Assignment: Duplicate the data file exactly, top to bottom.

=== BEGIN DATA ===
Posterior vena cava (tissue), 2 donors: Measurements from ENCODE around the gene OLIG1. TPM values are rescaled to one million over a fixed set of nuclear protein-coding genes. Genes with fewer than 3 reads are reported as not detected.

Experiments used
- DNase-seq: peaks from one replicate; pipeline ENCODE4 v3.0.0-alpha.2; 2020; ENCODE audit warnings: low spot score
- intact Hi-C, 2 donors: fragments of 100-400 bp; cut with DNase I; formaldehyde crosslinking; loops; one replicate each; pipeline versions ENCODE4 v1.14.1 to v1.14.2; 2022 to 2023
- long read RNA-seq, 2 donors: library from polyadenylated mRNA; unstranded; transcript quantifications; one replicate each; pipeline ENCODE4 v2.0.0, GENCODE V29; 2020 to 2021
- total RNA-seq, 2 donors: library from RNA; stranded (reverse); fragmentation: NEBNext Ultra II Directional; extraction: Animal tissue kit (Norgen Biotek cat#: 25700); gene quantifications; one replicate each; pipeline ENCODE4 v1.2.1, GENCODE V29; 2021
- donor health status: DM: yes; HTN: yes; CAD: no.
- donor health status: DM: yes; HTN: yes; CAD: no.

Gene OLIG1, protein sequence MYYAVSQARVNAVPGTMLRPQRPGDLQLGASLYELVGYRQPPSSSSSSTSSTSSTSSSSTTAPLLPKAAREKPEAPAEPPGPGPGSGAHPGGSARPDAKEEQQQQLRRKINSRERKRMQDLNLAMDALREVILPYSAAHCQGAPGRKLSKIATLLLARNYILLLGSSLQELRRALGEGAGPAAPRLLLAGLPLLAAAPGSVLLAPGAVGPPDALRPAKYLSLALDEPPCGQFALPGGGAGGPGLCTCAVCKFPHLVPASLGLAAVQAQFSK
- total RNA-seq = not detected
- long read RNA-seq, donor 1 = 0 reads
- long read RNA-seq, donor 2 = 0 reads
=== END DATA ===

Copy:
Posterior vena cava (tissue), 2 donors: Measurements from ENCODE around the gene OLIG1. TPM values are rescaled to one million over a fixed set of nuclear protein-coding genes. Genes with fewer than 3 reads are reported as not detected.

Experiments used
- DNase-seq: peaks from one replicate; pipeline ENCODE4 v3.0.0-alpha.2; 2020; ENCODE audit warnings: low spot score
- intact Hi-C, 2 donors: fragments of 100-400 bp; cut with DNase I; formaldehyde crosslinking; loops; one replicate each; pipeline versions ENCODE4 v1.14.1 to v1.14.2; 2022 to 2023
- long read RNA-seq, 2 donors: library from polyadenylated mRNA; unstranded; transcript quantifications; one replicate each; pipeline ENCODE4 v2.0.0, GENCODE V29; 2020 to 2021
- total RNA-seq, 2 donors: library from RNA; stranded (reverse); fragmentation: NEBNext Ultra II Directional; extraction: Animal tissue kit (Norgen Biotek cat#: 25700); gene quantifications; one replicate each; pipeline ENCODE4 v1.2.1, GENCODE V29; 2021
- donor health status: DM: yes; HTN: yes; CAD: no.
- donor health status: DM: yes; HTN: yes; CAD: no.

Gene OLIG1, protein sequence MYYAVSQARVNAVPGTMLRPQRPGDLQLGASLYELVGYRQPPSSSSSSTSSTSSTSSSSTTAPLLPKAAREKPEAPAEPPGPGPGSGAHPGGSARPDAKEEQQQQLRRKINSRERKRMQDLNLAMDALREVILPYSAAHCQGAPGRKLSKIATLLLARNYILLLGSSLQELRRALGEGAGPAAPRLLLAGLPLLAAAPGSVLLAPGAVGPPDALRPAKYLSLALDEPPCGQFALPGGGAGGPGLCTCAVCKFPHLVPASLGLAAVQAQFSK
- total RNA-seq = not detected
- long read RNA-seq, donor 1 = 0 reads
- long read RNA-seq, donor 2 = 0 reads